In the wake of the Snowden revelations, many in the legal profession have grown concerned about the ramifications of surveillance and encryption. Law and discourse about the legality of encryption are rapidly evolving. But encryption and privacy also have day-to-day implications for attorney-client privilege. What do lawyers need to do in order to maintain client confidentiality?
Join Gus Andrews with guests Harlo Holmes from Freedom of the Press Foundation and Jonathan Stribling-Uss from Constitutional Communications for a brief breakfast presentation and discussion about best practices in digital privacy and law. Talk with other lawyers about their experiences using secure technology within their firms.
Friday, January 22, 2016 3:00 pm – 5:00 pm
Central Library, Info Commons Lab
We have reached a tipping point on the issues of professional ethics, secure communications, and data security. From criminal defense attorneys representing domestic clients to library staff assisting patrons with online research and basic technology access to journalists needing to keep their sources safe, all professionals are impacted by the new political and technological reality of multi-state mass surveillance technology. As the world’s highest legal official for counter-terrorism and human rights, the UN Special Rapporteur, concluded in a recent report on cybersecurity, “The hard truth is that the use of mass surveillance technology effectively does away with the right to privacy of communications on the Internet altogether.”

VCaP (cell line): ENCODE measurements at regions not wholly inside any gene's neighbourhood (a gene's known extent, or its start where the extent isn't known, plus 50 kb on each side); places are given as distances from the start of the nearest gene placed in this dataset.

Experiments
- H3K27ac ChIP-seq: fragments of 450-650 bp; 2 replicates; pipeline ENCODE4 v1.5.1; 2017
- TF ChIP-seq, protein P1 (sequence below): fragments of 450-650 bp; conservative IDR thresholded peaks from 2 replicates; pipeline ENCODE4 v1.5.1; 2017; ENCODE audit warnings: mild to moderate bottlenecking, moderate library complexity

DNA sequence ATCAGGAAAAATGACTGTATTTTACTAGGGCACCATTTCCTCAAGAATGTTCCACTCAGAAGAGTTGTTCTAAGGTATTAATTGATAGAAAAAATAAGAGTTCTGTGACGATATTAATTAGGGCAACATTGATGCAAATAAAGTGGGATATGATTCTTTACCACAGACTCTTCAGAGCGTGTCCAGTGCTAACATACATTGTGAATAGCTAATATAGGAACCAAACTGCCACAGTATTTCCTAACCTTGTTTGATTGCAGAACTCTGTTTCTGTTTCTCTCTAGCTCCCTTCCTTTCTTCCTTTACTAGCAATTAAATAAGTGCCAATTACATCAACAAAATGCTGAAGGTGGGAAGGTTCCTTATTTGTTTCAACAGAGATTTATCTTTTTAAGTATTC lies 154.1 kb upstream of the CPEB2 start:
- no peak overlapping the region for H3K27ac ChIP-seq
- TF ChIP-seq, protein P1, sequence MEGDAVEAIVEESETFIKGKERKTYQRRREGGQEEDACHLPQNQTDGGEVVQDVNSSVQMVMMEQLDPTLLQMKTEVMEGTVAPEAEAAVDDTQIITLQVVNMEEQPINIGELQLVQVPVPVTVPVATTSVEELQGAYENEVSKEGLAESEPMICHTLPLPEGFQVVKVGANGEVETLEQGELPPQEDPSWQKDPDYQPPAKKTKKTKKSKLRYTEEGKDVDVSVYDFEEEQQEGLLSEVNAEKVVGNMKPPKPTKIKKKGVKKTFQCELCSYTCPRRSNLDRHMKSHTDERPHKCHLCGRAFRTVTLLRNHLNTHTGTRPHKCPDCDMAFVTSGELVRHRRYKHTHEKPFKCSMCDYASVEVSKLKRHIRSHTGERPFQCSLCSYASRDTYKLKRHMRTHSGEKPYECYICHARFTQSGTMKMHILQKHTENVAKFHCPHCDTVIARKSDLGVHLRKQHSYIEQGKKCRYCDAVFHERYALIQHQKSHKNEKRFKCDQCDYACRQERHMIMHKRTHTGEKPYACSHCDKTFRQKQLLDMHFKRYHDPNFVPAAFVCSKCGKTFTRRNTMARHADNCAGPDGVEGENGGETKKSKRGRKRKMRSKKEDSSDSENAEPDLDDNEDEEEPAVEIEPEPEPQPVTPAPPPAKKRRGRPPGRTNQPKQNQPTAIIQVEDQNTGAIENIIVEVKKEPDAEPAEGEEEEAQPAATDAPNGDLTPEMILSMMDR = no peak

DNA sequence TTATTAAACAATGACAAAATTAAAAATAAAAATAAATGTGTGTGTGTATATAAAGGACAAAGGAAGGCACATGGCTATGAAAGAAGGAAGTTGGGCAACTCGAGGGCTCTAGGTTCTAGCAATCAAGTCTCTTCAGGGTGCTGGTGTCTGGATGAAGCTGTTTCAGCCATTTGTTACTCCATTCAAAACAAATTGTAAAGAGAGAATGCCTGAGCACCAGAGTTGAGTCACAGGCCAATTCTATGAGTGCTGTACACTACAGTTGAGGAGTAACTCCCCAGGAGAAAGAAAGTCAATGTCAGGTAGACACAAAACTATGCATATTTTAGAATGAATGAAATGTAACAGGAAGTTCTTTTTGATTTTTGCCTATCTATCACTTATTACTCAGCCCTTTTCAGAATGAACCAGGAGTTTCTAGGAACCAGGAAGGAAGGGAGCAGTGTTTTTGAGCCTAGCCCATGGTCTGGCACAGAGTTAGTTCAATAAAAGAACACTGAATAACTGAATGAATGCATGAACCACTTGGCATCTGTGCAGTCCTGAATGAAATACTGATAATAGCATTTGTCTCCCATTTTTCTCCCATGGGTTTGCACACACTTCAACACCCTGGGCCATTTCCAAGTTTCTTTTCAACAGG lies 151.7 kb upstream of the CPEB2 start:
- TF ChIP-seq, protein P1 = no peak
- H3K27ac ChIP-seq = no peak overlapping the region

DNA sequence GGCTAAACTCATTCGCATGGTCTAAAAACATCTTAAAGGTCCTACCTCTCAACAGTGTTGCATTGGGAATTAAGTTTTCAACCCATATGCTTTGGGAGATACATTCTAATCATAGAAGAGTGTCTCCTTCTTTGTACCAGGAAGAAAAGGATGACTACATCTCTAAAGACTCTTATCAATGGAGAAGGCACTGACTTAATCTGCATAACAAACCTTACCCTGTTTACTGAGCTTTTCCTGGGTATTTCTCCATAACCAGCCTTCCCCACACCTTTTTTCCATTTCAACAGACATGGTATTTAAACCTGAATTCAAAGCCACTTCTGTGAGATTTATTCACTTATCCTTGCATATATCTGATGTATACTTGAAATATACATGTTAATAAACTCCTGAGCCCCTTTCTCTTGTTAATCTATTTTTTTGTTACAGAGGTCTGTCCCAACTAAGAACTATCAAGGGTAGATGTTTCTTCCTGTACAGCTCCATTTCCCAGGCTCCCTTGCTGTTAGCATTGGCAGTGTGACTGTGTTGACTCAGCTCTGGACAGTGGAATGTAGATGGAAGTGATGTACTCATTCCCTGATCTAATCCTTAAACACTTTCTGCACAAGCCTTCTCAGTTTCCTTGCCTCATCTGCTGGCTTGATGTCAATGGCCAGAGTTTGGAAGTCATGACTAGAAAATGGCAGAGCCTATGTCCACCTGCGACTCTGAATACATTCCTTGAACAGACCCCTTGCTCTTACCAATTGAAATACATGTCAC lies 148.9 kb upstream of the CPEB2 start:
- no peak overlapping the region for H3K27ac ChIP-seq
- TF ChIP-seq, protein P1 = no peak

But there are still steps we can, and should, take as individuals and as professionals to protect our own and others’ data. In this session we will discuss the current challenging climate and help participants—journalists, librarians, attorneys, and anyone else who is interested—understand how to ethically engage with information technology. There will be time at the end for questions about specific privacy-protecting tools, so bring your laptop or other device.
Jonathan Stribling-Uss, Esq is the director of Constitutional Communications, a nonprofit organization that specializes in information security for professionals and civil society organizations. He has led trainings and CLEs for nearly two hundred attorneys on cybersecurity, privacy rights, and attorney-client communications with the NYCLA Bar Association, Law For Black Lives, and the Continuing Legal Resource Network at CUNY. He has also trained journalists, grantors, activists, and technologists at the Center for Constitutional Rights, Thoughtworks, the International Development Exchange, the Bertha Foundation, the Legal Clinics of CUNY School of Law, and Brazil de Fato.
An anti-surveillance skill share is happening at Mayday
Ever heard of a yottabyte? It’s 1,000 times the size of the internet and the amount of data the U.S. government can hold in its Utah Data Center, Jonathan Stribling-Uss, the director of Constitutional Communications, tells me.
If you haven’t seen Citizenfour yet or read any of Glenn Greenwald‘s stuff, here’s a newsflash: The U.S. government is keeping track of all your online and phone interactions, 24/7, picking up every last awkward text message to a crush or drunk phone call you’d rather forget. (Not to mention the hackers who are getting ever better at infiltrating your system.)